North Korea fires two ballistic missiles into sea off the country’s east coast
Yoshihide Suga, the Japanese Prime Minister, has called the launching of missiles from North Korea ‘absolutely outrageous’.
North Korea has fired two ballistic missiles towards the sea in defiance of United Nations resolutions.
It is the second weapons test within several days and experts say that Pyongyang is pressing ahead with its arms build-up plans while the nation’s nuclear diplomacy with the US remains stalled.
Meanwhile, South Korea has said that it had carried out its first underwater-launched ballistic missile test.
President Moon Jae-in’s office has said that he observed the test of a domestically built submarine-launched ballistic missile on Wednesday afternoon, which had flown a set distance before then hitting a designated target.
This comes after, while the UK had finished its withdrawal from the nation of Afghanistan the day before, the head of the Royal Air Force said to The Daily Telegraph that the UK could be involved in strikes against the Islamic State Khorasan; also known as ISIS-K.
The missiles that were launched by North Korea landed in water between the Korean peninsula and Japan, according to officials in both Seoul and Tokyo. South Korea’s military said that South Korean and US intelligence authorities are analysing more details about the launches.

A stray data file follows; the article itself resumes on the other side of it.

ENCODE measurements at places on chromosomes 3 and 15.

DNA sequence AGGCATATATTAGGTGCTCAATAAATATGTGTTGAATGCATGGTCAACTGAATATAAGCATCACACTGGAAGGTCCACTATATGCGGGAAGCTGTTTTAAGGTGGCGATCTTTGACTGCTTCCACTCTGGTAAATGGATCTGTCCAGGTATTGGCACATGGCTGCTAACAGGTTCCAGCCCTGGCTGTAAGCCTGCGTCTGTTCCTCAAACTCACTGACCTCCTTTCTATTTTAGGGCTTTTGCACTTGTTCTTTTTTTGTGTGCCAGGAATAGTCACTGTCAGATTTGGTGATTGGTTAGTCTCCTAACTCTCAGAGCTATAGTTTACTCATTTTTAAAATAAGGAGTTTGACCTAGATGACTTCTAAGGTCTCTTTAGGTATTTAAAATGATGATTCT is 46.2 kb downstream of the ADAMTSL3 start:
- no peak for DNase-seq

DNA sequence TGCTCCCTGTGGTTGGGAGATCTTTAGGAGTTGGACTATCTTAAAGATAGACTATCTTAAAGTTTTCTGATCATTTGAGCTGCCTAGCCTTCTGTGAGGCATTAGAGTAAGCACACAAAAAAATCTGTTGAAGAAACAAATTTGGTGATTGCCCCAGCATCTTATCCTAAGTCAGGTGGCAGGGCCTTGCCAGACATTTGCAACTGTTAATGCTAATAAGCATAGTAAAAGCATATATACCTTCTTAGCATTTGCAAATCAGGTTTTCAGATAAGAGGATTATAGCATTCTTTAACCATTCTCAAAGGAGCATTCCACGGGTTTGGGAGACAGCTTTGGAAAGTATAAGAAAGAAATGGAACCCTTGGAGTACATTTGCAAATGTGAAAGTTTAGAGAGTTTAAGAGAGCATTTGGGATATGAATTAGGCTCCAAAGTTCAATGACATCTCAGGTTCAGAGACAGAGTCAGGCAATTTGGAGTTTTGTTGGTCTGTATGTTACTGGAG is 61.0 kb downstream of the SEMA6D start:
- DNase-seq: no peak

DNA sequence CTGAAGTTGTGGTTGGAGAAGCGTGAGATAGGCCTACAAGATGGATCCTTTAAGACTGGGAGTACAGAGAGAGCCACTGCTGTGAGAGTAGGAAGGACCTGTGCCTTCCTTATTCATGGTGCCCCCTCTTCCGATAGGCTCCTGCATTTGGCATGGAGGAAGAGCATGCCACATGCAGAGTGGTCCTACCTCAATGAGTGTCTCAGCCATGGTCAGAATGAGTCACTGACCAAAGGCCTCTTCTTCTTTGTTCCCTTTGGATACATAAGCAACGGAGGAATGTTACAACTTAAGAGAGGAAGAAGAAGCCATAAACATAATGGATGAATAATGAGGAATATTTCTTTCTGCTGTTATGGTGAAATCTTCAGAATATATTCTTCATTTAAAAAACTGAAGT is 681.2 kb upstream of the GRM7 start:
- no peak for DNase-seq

“The firings threaten the peace and safety of Japan and the region and are absolutely outrageous,” Japanese Prime Minister Yoshihide Suga said.
“The government of Japan is determined to further step up our vigilance and surveillance to be prepared for any contingencies.”
Japan’s coastguard said that no ships or aircraft had reported damage from the two ballistic missiles.
The launches were a violation of the UN Security Council resolutions that bar North Korea from engaging in any kind of ballistic missile activities, but the council typically does not issue fresh sanctions on the secretive nation when it launches short-range missiles, like the two that were fired on Wednesday.
The latest launches came just two days after North Korea said that it had tested a newly created cruise missile twice over the weekend. State media had described the missile as a “strategic weapon of great significance”, implying that it was developed with the intent to be carrying nuclear warheads.
According to North Korean accounts, the ballistic missile flew around 930 miles, putting all of Japan and US military installations that are based there within reach.
Many experts say that the recent launch tests suggest North Korea is pushing to bolster its weapons arsenal while applying pressure on President Joe Biden’s administration amid the deadlock in nuclear diplomacy between both Pyongyang and Washington.
This comes after the United States military has completed its withdrawal from the nation of Afghanistan after the last of American C-17 planes has departed from the Kabul airport.
Wednesday’s missile launches came as the Chinese foreign minister Wang Yi was in Seoul for meetings with Mr Moon, as well as other senior officials, in order to discuss the stalled nuclear negotiations with the North.
It is unusual for North Korea to make provocative launches when China, its last major ally and biggest aid provider, is currently engaged in a major diplomatic event.
Mr Moon’s office said the president told Mr Wang that he appreciates China’s role in the international diplomatic push to resolve the nuclear standoff with North Korea and has asked for Beijing’s continued support.
Mr Wang said Beijing will continue to support the denuclearisation of the Korean peninsula and improved ties between the Koreas.